A nation not at peace with itself

July 31, 1996|By Franz Schurmann

AMERICA IS suddenly being made to sound like London during the World War II blitz. President Clinton warns that terrorism could become the greatest challenge to the U.S. and the civilized world. In the wake of TWA Flight 800 and the Atlanta pipe bomb, the news media are filled with stories about how Americans are courageously going about their daily business.

The key word is "civilized." It implies that the world is separating into the civilized and the savage. The civilized are good, the savages are evil.

The message is that the vast majority of us are good folk. But amongst us are all kinds of actual or potential terrorists: foreign savages, home-grown militants like Oklahoma City bombing suspect Tim McVeigh and kooks like Unabomber suspect Ted Kaczynski. The government needs every tool to fight them -- especially wire-tapping, which Newt Gingrich only recently denounced as a violation of the First Amendment.

There is something oddly consoling about the idea that we could be entering a period similar to World War II. Never were Americans so united as during the four years we fought two savage chieftains -- Hitler and Tojo.

Then came the Cold War and the witch-hunt against communists. The U.S. mounted an intricate 40-year war against communism and pretty much won it. Again there was no significant break in the unity of the American people, and virtually no terrorism.

The big break came in the 1960s. Lyndon Johnson took us into the Vietnam War and soon upheavals broke out. By 1968 the war had become so unpopular that GIs began throwing grenades into officers' tents. Soldier revolts have erupted since antiquity and they have always signaled an army in disarray and worse -- a nation no longer at peace with itself. With a debacle in the making, America for the first time in its history caved into the enemy.

Now we are being told to reconcile ourselves to terrorism as a routine part of American life. But the question is, are we moving into a World War II situation, as Clinton implies, or stumbling instead into another Vietnam-type quagmire? The answer hinges just who "the enemy" is and how united Americans are in confronting it.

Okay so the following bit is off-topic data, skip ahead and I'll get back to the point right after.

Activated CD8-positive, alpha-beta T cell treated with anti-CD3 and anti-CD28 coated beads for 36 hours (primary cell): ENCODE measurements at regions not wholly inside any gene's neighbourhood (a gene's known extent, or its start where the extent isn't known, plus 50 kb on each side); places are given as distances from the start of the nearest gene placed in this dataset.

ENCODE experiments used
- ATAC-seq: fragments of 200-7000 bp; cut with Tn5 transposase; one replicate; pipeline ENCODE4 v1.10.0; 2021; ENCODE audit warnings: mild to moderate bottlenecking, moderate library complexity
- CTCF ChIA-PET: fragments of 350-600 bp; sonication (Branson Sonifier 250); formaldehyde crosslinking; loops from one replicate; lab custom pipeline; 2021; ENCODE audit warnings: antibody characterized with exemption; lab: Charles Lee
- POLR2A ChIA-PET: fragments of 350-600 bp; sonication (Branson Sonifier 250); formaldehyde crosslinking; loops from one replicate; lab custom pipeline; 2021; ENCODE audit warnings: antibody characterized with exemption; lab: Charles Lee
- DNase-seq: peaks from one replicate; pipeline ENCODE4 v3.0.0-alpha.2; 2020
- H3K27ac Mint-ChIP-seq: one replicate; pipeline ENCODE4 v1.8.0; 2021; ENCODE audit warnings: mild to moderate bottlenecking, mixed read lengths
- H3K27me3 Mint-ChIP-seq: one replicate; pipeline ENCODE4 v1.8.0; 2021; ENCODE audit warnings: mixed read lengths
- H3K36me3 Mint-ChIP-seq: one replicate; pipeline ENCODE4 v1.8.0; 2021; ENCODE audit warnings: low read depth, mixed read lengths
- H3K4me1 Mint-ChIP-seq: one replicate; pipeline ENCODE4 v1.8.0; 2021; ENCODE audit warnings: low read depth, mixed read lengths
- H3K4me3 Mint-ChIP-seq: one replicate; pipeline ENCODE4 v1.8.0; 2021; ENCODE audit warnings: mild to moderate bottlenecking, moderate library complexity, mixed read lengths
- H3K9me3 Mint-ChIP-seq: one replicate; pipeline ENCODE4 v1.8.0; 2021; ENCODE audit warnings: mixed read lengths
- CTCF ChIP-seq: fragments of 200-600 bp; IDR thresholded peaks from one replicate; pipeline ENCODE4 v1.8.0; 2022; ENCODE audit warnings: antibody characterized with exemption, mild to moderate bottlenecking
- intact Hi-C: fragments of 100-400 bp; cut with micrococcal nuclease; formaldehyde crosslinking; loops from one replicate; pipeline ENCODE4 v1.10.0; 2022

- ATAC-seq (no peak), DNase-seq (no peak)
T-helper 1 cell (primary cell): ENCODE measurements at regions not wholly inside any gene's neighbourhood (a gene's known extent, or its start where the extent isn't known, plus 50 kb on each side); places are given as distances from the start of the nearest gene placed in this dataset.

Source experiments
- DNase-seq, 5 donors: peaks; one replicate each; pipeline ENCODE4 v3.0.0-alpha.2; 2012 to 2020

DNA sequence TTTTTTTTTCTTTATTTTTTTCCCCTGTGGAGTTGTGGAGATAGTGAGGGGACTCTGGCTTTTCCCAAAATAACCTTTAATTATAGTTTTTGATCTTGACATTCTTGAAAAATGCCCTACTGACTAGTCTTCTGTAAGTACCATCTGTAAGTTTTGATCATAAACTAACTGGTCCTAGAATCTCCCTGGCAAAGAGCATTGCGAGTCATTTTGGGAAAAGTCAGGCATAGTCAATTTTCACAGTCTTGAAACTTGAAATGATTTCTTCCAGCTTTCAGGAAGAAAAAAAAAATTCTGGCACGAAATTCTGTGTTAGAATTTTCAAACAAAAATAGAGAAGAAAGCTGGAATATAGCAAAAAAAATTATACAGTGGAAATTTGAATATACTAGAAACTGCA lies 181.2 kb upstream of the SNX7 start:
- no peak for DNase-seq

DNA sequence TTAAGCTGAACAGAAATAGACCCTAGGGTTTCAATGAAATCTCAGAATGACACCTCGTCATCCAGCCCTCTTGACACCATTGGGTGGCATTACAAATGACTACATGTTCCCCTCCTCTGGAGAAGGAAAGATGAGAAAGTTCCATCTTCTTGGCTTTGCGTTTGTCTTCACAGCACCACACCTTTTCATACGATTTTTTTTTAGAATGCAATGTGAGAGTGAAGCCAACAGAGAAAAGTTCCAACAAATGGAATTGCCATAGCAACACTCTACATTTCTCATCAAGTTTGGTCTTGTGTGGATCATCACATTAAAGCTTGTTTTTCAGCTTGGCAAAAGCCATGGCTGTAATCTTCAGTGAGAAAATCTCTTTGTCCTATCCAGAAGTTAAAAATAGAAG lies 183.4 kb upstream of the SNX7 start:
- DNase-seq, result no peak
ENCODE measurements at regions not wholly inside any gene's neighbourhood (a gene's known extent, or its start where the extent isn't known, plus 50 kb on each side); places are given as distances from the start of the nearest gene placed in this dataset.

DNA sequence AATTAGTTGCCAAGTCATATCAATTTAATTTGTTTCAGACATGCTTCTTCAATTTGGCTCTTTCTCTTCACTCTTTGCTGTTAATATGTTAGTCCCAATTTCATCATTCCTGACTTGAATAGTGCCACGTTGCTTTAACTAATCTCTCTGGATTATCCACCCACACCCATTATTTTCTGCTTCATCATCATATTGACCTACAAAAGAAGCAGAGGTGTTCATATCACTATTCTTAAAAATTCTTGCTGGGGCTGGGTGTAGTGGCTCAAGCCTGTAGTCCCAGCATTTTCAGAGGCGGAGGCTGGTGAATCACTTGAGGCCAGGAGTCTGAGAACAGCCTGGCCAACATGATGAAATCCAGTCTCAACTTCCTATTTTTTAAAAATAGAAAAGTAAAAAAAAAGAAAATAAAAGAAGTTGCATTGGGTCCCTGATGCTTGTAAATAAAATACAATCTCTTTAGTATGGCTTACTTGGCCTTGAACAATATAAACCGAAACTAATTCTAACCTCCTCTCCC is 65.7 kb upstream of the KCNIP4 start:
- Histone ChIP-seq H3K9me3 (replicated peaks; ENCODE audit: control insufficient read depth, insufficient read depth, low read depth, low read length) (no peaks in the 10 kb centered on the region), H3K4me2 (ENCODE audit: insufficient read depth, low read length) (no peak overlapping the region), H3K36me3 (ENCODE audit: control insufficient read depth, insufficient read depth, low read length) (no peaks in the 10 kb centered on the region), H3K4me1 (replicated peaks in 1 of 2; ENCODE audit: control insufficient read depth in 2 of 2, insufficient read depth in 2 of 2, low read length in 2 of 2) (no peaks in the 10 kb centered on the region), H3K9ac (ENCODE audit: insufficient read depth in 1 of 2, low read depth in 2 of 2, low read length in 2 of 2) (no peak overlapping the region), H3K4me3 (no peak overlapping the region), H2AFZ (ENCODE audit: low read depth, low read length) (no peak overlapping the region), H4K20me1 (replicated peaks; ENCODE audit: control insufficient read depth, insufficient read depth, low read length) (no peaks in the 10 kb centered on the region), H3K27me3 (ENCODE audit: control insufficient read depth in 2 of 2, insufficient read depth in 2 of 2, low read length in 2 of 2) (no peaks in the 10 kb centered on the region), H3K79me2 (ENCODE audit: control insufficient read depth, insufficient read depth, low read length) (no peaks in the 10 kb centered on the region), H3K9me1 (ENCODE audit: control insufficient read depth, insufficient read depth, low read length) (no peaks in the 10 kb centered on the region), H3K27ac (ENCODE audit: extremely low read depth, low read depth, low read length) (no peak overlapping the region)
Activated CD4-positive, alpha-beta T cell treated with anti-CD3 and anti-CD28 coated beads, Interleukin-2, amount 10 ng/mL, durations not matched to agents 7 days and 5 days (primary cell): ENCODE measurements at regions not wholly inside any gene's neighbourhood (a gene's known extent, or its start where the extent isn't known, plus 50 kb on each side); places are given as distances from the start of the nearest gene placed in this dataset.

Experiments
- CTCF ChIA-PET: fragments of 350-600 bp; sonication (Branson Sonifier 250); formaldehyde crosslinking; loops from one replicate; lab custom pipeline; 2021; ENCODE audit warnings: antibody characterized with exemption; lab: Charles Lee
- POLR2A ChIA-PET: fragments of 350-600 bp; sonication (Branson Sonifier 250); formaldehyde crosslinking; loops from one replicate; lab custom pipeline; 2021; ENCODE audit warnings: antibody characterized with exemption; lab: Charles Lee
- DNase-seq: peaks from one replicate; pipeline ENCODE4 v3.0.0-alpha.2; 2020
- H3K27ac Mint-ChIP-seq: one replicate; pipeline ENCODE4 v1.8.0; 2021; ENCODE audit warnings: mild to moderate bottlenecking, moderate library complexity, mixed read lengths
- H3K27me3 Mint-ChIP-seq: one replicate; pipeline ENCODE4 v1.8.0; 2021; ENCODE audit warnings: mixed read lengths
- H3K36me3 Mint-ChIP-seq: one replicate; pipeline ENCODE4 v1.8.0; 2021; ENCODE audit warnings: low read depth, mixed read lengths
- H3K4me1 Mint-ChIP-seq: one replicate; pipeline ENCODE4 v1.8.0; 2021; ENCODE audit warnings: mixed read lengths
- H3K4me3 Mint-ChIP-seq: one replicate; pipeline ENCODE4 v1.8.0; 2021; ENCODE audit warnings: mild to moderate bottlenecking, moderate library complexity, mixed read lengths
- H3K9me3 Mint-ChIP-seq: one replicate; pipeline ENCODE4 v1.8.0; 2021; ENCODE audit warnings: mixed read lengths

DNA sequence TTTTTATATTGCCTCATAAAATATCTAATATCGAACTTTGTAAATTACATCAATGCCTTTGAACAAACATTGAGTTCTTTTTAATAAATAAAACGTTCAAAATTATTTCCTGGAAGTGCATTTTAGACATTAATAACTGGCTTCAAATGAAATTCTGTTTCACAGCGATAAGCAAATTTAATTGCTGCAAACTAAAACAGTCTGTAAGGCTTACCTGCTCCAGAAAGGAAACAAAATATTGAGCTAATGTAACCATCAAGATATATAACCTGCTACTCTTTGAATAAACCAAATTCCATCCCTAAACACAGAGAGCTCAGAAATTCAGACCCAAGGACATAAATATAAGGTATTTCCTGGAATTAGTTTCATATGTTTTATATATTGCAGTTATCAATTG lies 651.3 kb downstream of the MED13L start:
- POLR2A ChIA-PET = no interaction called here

Without a visible bad guy like Hitler or the Ayatollah, it's unlikely that Americans can be mobilized to fight terror now as they fought wars then. Indeed, Americans are much more disunited today than one would guess from the humdrum presidential campaign. Suspicions about government abound, as is clear from endless Hollywood films where Washington routinely plays the "rogue state." Rage-filled militias are just the top of a much vaster substratum of discontent. Many black and brown communities perceive themselves to be on the receiving end of systemic injustice. And few Americans are so turned off by "the system" as the young who, of course, do most of the fighting and dying in wars.

So what can be done? Creating a repressive state, as history so amply teaches, will make the repression worse while doing nothing to heal the anger and despair out of which terrorism springs.

The first step has got to be for America's leaders to publicly admit that we are not at peace amongst ourselves. Our much-vaunted democracy is no longer a remedial path for those without money and power.

Without such a public confession all the government's talk of terror runs the risk of self-fulfilling prophecy, as everybody from organized rebels to copycat bombers resort to terrorism as the preferred method of revolt.

Franz Schurmann is professor emeritus of history and sociology at the University of California, Berkeley.

Pub Date: 7/31/96

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